Since we cannot consider the extrinsic evidence presented by plaintiffs regarding the voting of legislators on the floor of the house of representatives, there is no genuine issue of material fact in dispute. Defendants were entitled to summary judgment on this issue.
Furthermore, we are not persuaded by plaintiffs' argument that our refusal to enforce rules of the house of representatives is unconstitutional under the principle of Baker v. Carr, 369 U.S. 186, 82 S.Ct. 691, 7 L.Ed.2d 663 (1962). In Baker, the United States Supreme Court held that a complaint alleging denial of equal protection based on the failure of the Tennessee legislature to reapportion itself to reflect population changes presented a justiciable constitutional cause of action. The question in the case before us is not whether the citizens of each legislative district are entitled to representation in the legislature proportionate to the population of the district, but whether they are entitled to such representation on each vote taken in the legislature. If we held affirmatively, then every act passed when some senators or representatives were allegedly absent could be challenged on the ground that the constituents of those absent legislators were denied equal representation on that issue. We will not do so, because the effect of such a holding would be to intrude on the inner workings of the legislature.
Plaintiffs also urge that the statute was improperly enacted because the senate's adjournment sine die without the consent of the house of representatives prevented the return of the bill with the governor's veto message.
First, we reject plaintiff's contention that the senate adjourned without the consent of the house of representatives. Art. IV, § 58, of the Alabama Constitution provides:
"Neither house shall, without consent of the other, adjourn for more than three days, nor to any other place than that in which they may be sitting except as otherwise provided in this Constitution."
This provision applies to adjournment sine die. Opinion of the Justices, 254 Ala. 179, 180, 47 So.2d 642, 643 (1950). However, the provision requires only that each house consent to the adjournment; no particular method of manifestation of such consent is required. Opinion of the Justices, 288 Ala. 89, 91, 257 So.2d 336, 338 (1972). Where both houses adopt similar resolutions to adjourn on the same day, there is consent to the adjournment even in the absence of a joint resolution. Id. In the present case, both houses passed resolutions on May 21, 1984, to adjourn sine die. Each house is deemed to have consented to the other's adjournment.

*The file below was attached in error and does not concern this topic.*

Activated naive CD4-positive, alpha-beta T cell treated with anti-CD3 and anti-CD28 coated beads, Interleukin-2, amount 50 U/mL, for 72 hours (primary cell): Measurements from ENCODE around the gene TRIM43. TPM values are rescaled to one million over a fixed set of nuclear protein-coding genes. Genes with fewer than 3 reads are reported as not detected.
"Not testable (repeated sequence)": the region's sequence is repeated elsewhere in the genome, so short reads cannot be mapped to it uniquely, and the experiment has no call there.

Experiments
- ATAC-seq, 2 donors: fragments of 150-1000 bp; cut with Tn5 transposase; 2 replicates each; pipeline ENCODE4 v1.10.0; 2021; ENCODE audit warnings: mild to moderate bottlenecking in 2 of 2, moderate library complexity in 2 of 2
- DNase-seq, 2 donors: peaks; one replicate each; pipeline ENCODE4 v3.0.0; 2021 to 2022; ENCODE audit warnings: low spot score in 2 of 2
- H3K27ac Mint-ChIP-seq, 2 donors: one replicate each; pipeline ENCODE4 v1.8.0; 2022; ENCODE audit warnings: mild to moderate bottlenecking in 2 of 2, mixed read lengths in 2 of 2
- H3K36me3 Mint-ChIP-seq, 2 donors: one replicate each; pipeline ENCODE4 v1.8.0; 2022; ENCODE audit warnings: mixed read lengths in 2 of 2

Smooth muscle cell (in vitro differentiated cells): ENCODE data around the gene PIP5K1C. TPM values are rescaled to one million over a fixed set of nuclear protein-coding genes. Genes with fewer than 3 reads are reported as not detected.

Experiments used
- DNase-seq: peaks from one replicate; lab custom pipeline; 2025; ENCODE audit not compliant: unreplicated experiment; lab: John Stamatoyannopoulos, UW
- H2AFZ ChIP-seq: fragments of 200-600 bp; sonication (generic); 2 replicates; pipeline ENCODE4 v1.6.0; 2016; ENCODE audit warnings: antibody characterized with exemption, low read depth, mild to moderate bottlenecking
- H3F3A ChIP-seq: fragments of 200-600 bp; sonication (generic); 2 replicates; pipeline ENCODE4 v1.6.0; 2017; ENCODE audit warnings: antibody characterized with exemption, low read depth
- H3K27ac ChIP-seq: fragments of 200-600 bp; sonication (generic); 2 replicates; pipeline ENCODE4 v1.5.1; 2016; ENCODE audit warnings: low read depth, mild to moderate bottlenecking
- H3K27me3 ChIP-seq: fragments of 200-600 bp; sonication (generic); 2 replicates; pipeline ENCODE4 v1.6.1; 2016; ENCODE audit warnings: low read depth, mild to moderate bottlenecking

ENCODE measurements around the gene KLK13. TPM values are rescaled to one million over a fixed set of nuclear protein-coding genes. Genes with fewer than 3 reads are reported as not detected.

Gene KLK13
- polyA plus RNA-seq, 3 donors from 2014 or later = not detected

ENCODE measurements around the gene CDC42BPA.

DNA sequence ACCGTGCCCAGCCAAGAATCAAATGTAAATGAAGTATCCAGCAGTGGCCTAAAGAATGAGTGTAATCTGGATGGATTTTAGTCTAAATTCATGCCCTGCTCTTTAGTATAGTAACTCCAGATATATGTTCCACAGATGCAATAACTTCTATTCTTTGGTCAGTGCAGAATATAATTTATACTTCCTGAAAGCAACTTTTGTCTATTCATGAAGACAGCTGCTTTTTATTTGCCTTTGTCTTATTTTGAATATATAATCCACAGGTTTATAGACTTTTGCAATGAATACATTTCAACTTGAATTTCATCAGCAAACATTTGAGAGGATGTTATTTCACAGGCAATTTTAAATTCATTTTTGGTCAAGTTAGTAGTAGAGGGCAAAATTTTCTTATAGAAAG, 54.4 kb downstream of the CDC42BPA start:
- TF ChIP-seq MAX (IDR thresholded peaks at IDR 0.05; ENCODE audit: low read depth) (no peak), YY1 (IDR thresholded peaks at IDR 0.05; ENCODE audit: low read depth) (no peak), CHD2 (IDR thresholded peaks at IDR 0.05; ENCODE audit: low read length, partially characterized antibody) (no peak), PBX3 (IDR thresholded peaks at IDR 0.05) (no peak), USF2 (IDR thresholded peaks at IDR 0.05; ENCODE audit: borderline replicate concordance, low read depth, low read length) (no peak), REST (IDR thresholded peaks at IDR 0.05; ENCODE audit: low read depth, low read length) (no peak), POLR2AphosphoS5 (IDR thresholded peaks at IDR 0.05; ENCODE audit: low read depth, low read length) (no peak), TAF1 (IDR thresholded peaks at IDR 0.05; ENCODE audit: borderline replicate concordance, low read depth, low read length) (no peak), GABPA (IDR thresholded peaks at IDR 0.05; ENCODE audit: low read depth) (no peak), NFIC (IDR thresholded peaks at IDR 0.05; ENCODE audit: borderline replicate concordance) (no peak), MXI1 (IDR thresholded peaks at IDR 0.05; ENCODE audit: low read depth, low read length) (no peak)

Art. V, § 125, of the Alabama Constitution provides in part:
"Every bill which shall have passed both houses of the legislature, except as otherwise provided in this Constitution, shall be presented to the governor; if he approve, he shall sign it; but if not, he shall return it with his objections to the house in which it originated, which shall enter the objections at large upon the journal and proceed to reconsider it. . . . If any bill shall not be returned by the governor within six days, Sunday excepted, after it shall have been presented, the same shall become a law in like manner as if he had signed it, unless the legislature, by its adjournment, prevent the return, in which case it shall not be a law; but when return is prevented by recess, such bill must be returned to the house in which it originated within two days after the reassembling, otherwise it shall become a law, but bills presented to the governor within five days before the final adjournment of the legislature may be approved by the governor at any time within ten days after such adjournment, and if approved and deposited with the secretary of state within that time shall become law. . . ." (Emphasis added.)
Plaintiffs claim that the senate prevented the return of the bill by its early adjournment on May 21.
The adjournment contemplated in the emphasized portion of the above quotation is a final adjournment. Opinion of the Justices, 252 Ala. 541, 542, 42 So.2d 27, 29 (1949). The governor has six calendar days, excluding Sunday and the day on which the bill is presented to him, to return the bill. Building Commission v. Jordan, 254 Ala. 433, 437, 48 So.2d 565, 569 (1950). If the house in which the bill originated is in recess on the sixth calendar day, the governor has the next two legislative days in which to return the bill. Id. However, if the next legislative day following the recess is the final day on which the legislature can constitutionally meet, the bill must be returned on that day; in such a case there can be no second legislative day following the recess. 254 Ala. at 441, 48 So.2d at 573. Moreover, if the house in which the bill originated is in session on the day on which the return must be made, an early adjournment on that day does not excuse the governor's failure to return the bill while the house is in session. Opinion of the Justices, 252 Ala. at 543, 42 So.2d at 29.